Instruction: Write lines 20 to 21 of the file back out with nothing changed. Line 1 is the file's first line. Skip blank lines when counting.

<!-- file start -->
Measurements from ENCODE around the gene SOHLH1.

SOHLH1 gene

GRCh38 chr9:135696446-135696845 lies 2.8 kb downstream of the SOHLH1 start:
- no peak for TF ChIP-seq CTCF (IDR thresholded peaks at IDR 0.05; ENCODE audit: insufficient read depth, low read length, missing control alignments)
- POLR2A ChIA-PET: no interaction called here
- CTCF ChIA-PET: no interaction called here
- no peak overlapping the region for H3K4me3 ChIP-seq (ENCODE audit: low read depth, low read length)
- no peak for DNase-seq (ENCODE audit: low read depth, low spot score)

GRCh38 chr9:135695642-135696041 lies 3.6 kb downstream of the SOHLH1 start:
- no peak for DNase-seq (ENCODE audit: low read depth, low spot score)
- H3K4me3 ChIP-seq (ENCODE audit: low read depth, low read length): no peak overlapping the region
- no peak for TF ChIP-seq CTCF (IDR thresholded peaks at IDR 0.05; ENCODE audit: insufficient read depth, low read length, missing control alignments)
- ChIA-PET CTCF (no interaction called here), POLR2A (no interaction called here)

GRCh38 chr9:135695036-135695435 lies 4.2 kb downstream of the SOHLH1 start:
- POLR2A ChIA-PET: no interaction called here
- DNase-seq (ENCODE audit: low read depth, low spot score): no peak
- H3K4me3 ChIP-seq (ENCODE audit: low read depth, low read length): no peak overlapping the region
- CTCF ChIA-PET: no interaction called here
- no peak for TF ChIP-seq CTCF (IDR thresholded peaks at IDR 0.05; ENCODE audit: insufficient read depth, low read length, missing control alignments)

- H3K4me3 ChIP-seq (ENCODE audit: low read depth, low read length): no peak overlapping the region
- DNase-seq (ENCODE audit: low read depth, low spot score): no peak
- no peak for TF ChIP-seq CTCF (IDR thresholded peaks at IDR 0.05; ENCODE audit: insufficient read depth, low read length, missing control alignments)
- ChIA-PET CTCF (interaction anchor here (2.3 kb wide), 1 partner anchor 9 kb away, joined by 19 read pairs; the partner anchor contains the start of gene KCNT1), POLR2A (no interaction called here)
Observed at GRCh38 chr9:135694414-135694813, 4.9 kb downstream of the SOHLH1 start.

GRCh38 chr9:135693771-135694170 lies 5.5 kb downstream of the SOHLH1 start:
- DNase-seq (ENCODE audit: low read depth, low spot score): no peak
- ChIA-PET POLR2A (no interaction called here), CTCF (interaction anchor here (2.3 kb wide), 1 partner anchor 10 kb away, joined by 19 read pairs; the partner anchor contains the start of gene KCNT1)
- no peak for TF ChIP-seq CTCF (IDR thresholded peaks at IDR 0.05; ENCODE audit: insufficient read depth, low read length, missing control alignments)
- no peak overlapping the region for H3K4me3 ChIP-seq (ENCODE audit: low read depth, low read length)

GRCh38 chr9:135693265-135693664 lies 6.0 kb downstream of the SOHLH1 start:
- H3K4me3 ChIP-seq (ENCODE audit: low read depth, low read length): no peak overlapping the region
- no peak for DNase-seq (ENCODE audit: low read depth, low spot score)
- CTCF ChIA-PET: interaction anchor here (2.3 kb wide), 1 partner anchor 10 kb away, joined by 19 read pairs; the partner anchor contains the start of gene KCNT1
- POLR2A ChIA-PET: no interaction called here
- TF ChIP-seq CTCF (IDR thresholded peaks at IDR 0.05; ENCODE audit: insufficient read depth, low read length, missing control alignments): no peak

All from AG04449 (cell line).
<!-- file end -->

- H3K4me3 ChIP-seq (ENCODE audit: low read depth, low read length): no peak overlapping the region
- DNase-seq (ENCODE audit: low read depth, low spot score): no peak